By Michael Degan, Editor
Along with the rest of the manufacturing and industrial economy, fluid power is in an economic recession and will remain so for the next few quarters, though “the future is potentially bright.”
While the economy overall is rebounding from the recession caused by last spring’s COVID-19 lockdowns, shipments in the hydraulics and pneumatics industries will face three more quarters of decline before they move into a recovery phase in 2021, according to economist Catherine Putney of IRT Economics, who delivered a webinar on Oct. 29 for the National Fluid Power Association.
“We’re going to get out of this rut that we’re in, and we’re going to see that recovery trend pretty imminently,” Putney said. “The recovery’s coming. We’re seeing it in the leading indicators.”
The leading indicators show fluid power “poised for a turnaround that we’re expecting in the industrial economy and the manufacturing economy,” Putney said.
Worldwide, the economies of Europe, Asia, and North America are rebounding in fits and starts of varying size and intensity.
The Wall Street Journal recently reported that the U.S. economy “grew at a record pace in the third quarter – increasing 7.4% over the prior quarter and at a 33.1% annual rate – recovering about two-thirds of the ground it lost earlier in the coronavirus pandemic.”
In another indicator of the economy’s health, the Journal reported on Oct. 29 that “the number of Americans filing initial claims for unemployment insurance fell last week to the lowest level since the pandemic began, suggesting layoffs are easing despite a rise in coronavirus infections.”
Elsewhere, “the eurozone economy grew at a record pace in the third quarter, but has already stalled in the face of a resurgence of coronavirus infections and tough new restrictions,” the Journal reported.
In Taiwan, “GDP growth came in at 3.3% for the third quarter from a year ago,” according to the Journal. In another story, the newspaper reported that “the global economy came back strongly in the three months through September from the huge declines in output recorded in the second quarter.”
This is all good news, and for most U.S. industrial markets that use fluid power products, recovery and expansion will begin in the second, third, and fourth quarters of 2021, ITR forecasts.
Fluid power forecasts
“The future is potentially bright as we move through the next couple of years,” Putney said.
ITR is forecasting a quicker rebound for pneumatics than for hydraulics when the economy starts to recover. But even when both sectors grow, they will not reach the peak levels of 2019. The recovery levels by 2023 will be closer to the “bottom of the trough in 2016 and 2017 levels,” Putney said.
Recovery in hydraulics and pneumatics will not begin until next year, ITR is forecasting.
While the long-term forecasts are upbeat, there’s “not a lot of optimism as we move into the next few quarters,” Putney said.
As with pneumatics, hydraulics will likewise not reach its former peak levels of 2019. But its pace of rise will be more aggressive and will hit quicker than pneumatics. The rise in pneumatics will be “not as aggressive, not as steep,” Putney said.
In forecasting the recession to continue into 2021, ITR is encouraging companies to “right-size” their businesses, “to have your ducks in a row and brace for the aggressive rise that we’re going to be seeing when things start to turn around next year.”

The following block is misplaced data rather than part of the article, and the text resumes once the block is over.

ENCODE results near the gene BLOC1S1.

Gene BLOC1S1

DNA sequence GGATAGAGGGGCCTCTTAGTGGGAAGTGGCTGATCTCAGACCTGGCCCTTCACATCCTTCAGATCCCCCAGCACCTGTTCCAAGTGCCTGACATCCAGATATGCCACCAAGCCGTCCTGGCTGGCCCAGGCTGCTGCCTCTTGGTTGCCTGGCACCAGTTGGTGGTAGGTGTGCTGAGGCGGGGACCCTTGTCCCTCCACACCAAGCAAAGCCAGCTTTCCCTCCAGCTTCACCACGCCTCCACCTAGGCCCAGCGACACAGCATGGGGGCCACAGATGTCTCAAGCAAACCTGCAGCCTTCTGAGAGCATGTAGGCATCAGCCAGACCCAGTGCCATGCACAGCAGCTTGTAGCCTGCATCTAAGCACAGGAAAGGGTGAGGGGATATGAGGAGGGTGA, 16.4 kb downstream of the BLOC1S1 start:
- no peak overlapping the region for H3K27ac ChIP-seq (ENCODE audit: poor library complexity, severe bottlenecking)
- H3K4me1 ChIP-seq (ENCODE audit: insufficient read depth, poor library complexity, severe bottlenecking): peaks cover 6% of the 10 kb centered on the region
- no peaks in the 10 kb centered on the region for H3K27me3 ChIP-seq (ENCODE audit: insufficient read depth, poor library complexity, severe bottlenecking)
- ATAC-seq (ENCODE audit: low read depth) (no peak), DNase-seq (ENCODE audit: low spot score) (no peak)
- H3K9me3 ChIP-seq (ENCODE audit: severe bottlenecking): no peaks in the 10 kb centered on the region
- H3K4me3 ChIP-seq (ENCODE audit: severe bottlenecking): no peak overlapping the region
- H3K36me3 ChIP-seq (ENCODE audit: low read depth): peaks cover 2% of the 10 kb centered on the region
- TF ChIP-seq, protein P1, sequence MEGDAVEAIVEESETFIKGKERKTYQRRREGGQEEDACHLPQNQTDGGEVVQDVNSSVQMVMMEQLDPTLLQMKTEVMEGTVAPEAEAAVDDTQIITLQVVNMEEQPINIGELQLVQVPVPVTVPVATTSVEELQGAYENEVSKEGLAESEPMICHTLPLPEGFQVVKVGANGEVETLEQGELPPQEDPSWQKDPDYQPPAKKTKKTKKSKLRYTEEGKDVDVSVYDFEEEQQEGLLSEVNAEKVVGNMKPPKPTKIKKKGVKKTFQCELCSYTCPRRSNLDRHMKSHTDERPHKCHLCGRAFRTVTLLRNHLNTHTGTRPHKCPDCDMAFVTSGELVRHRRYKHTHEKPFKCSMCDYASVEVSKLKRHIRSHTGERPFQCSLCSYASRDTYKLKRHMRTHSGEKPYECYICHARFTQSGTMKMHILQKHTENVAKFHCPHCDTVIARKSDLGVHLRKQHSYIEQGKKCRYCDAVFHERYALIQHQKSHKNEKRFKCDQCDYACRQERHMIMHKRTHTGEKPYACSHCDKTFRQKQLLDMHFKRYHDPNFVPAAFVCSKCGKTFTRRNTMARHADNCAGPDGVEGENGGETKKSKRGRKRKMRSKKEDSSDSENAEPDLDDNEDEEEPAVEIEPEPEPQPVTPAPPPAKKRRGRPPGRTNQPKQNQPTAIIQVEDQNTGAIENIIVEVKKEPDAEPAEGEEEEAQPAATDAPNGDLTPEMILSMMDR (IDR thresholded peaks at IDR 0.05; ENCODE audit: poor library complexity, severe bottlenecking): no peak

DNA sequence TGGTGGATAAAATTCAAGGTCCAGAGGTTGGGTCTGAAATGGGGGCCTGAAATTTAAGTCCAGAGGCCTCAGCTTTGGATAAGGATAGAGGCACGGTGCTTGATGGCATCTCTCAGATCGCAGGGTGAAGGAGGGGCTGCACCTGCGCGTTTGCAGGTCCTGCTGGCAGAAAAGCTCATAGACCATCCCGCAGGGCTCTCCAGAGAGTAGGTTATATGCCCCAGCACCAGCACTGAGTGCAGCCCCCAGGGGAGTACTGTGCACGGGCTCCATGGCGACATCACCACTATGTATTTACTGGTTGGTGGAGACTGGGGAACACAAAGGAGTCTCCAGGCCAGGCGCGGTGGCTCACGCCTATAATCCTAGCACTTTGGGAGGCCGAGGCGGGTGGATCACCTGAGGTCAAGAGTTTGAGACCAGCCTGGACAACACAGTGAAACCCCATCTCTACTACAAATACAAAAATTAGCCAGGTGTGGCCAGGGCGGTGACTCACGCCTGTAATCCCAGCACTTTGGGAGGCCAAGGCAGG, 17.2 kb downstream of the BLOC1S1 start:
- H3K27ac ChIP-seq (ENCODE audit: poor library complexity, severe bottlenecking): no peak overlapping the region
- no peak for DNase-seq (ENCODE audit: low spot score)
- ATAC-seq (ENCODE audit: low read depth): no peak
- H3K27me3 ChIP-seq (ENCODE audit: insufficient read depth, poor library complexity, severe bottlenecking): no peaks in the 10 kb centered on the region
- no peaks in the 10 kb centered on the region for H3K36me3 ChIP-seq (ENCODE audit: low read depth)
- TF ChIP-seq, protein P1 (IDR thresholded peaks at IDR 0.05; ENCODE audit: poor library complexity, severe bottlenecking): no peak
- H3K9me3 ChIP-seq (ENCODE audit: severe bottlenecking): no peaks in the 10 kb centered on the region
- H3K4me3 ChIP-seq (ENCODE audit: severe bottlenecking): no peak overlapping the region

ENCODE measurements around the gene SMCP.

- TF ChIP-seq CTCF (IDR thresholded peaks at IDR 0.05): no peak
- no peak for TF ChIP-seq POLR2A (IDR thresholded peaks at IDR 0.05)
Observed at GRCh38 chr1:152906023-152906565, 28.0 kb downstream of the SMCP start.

Economists define “right-size” as a continual balance of a company’s total costs, asset investment and usage, debt, working capital requirements, and other related inputs required to profitably serve customers based on the revenue being generated.
Most end-use markets for fluid power products will remain in recession for the next two quarters, ITR forecasts. There are some exceptions, however.
The end-use markets of construction machinery production, industrial machinery new orders, and instruments production are already experiencing growth in the fourth quarter of 2020. Growth in these three markets is forecast to continue into the third quarter of 2022, according to ITR projections.
ITR also predicts growth through at least the fourth quarter of 2021 in production of light vehicles, motor-vehicle parts, and electronic components.
“Electronic components production will grow year over year for quite some time,” Putney said.
The electronic components market includes controls and automation equipment. Automation is helping growth because it diminishes the need for human labor, Putney said, and many businesses are “shifting out of human labor to automation and robots.”
ITR’s forecasts are based on some assumptions, Putney said. These include assumptions that governors will not shut down their states again, and the federal government “does not shutdown the country or otherwise hinder the economy,” she said.
Though the forecasts are down for the next few quarters, an upside is that “innovation often comes when business is down, when there’s negativity in the market,” Putney said.
And don’t expect the outcome of the presidential election to have an impact on the economy, Putney said. Rather, it’s the legislation that follows the election that has the greater impact, particularly regarding tax policy and immigration, Putney said, noting that it often takes 18 months for legislation to be implemented and start having an effect.
“The election does not move the overall needle,” she said.